I'd say this is a great game and really will bring an EVIL GRIN to your face!
Dungeon Keeper gives you the task of turning a green and pleasant land into a dank and dark living hell. There are about twenty lands to conquer, and you go about this by building a dungeon under each one, fighting off the local villagers and other dungeon keepers and finally disposing of the Lord of the Land in a cruel and painful manner. Still, them's the breaks.
Despite the name, Dungeon Keeper is fairly similar to the other games in EA's Theme series. It has a lot in common with Theme Hospital - both games require you to build rooms, and keep the occupants of your complex happy - both use thought bubbles to tell you what your staff/creatures are thinking. Dungeon Keeper adds a healthy dose of real-time combat to the mix, and also requires you to deal with the various interfering heroes who wander into your dungeons. As far as DK goes, it's fun to play, but there are still flaws, which you'd think would have been ironed out during the six thousand years the game was in development.
Firstly, you can pick up creatures and magically drop them anywhere within your territory, which is a pretty major flaw. I don't know of any other strategy game that lets you do this, and it means that tactics go out of the window. What's the point of bothering with three pronged attacks when you can just drop your creatures on the heads of the baddies? It can be really infuriating when you go up against an enemy keeper, maybe engage his forces elsewhere, and send a second party in to destroy his Dungeon Heart, thereby banishing him for good. Except that when you start whacking away at his Heart, he simply picks up his monsters, and dumps them on top of you. The victor is always the person with the most monsters - tactics don't come into it. Not what I'd expect from a strategy game. Why couldn't Bullfrog/Lionhead have let you choose a group of monsters, click elsewhere, and have them wander over to their destination. Maybe they could have included teleport gates, a la Phantasm, to let you teleport between two designated points in the dungeon. Anything would be better than the instant-teleport system currently employed, which seriously spoils the game.
Another problem is the way that the status bar always tells you how many creatures and rooms your opponents have, even before you've seen the enemy. It does away with the whole surprise-factor - no self-respecting strategy game would let you know your opponents strength, yet DK does just that. The element of surprise can be extremely useful - you could try to fool your opponent by hiding the main body of your troops elsewhere, just sending out the odd soldier to take pot-shots at the enemy. Then, when the enemy attacks, deciding that you aren't all that well armed, you could release your forces and crush them utterly. Except in DK, surprise goes straight out of the same window that strategy did.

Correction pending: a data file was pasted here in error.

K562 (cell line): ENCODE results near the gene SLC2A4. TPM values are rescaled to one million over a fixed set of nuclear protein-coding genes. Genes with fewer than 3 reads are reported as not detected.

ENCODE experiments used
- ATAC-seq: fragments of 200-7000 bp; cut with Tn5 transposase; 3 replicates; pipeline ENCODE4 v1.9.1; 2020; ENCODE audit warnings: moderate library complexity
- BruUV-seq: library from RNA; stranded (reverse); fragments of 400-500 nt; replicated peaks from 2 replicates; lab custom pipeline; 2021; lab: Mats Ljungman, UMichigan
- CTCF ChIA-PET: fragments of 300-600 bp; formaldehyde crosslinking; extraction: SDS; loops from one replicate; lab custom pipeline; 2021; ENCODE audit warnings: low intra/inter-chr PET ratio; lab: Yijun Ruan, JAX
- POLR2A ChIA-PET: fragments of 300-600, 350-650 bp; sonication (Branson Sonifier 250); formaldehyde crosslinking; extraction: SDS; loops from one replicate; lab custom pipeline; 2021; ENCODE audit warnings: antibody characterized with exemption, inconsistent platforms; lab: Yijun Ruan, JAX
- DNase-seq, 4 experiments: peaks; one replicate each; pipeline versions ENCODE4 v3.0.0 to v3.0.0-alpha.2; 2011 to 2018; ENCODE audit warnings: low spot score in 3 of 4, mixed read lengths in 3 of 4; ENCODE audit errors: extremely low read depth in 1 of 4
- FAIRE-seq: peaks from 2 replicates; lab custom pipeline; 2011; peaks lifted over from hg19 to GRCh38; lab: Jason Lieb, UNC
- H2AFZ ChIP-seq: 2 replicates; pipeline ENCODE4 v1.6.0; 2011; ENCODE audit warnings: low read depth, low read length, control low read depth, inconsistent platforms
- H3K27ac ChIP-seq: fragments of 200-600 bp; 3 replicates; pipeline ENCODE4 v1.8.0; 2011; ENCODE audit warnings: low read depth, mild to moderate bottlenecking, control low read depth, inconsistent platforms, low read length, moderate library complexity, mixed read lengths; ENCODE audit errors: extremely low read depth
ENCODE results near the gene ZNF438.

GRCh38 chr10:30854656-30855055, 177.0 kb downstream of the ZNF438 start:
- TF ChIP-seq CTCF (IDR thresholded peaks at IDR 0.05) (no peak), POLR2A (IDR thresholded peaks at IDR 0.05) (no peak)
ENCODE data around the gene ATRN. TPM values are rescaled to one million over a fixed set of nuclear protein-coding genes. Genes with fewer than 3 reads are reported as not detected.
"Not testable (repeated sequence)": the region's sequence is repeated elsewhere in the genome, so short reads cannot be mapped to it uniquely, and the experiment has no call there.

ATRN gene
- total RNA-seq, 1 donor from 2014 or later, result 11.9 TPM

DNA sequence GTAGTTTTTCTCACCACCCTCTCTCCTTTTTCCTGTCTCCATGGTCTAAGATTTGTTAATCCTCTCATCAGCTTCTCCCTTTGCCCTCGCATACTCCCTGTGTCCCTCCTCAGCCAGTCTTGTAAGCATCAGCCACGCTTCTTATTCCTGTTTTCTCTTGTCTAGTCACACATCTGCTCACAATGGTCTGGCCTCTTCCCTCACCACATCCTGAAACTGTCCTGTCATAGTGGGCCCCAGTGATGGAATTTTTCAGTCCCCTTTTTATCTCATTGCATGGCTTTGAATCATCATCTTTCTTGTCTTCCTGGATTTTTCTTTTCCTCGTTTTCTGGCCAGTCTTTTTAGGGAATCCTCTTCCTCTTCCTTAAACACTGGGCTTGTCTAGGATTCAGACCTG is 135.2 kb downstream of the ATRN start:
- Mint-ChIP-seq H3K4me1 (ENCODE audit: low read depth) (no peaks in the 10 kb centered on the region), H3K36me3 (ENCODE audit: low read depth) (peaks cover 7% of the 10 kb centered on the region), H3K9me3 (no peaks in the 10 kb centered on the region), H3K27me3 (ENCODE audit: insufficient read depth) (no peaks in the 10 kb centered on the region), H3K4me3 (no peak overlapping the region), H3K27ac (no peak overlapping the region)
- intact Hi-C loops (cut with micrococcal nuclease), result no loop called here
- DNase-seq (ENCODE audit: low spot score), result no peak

Way back in the mists of time, Bullfrog/Lionhead created Populous, a top quality god-game. It proved pretty popular, and they later created a sequel, Populous 2. Each of those games had well over five hundred levels, and were guaranteed to keep gamers busy for ages. How many has Dungeon Keeper got? About twenty - not enough to last most gamers more than a week. And the levels are pretty repetitive, with only a couple of mission based levels, the rest being the usual kill-the-heroes levels. And the enemy keepers don't actually seem to ever build new rooms - they start the level with a fixed dungeon layout, the same layout you find on every level. The levels aren't particularly hard either, I never had to play a level more than twice to complete it. The skirmish mode extends DK's longetivity a bit, but I found that it had a tendency to crash mid-skirmish. Besides which, the flaws I've mentioned don't exactly do much for DK's playability. After playing DK for a couple of weeks, I put it back on the shelf. Dungeon Keeper does have a certain initial appeal, but when you consider the amount of work that's been put into it, the novelty wears off pretty quickly. Disappointing.
(review by me, originally posted on GamesDomain)
Dungeon Keeper starts off with a great FMV intro in which a noble-looking knight charges headlong past rows of skeletons into a forebidding looking dungeon to do battle with the horrors that lie waiting within- it reminds very strongly of the intro to the classic 80s kids' gameshow Knightmare, only with lots more blood and an excellent heavy metal soundtrack.
The game itself is an interesting take on the real-time strategy genre, casting you as the guardian of a dungeon filled with various grotesque monsters, your task being to mine seams of gold to fill your treasury with riches both to entice goody-goody heroes into your realm and also to allow you to build new rooms, traps and doors as you expand and strengthen your dungeon.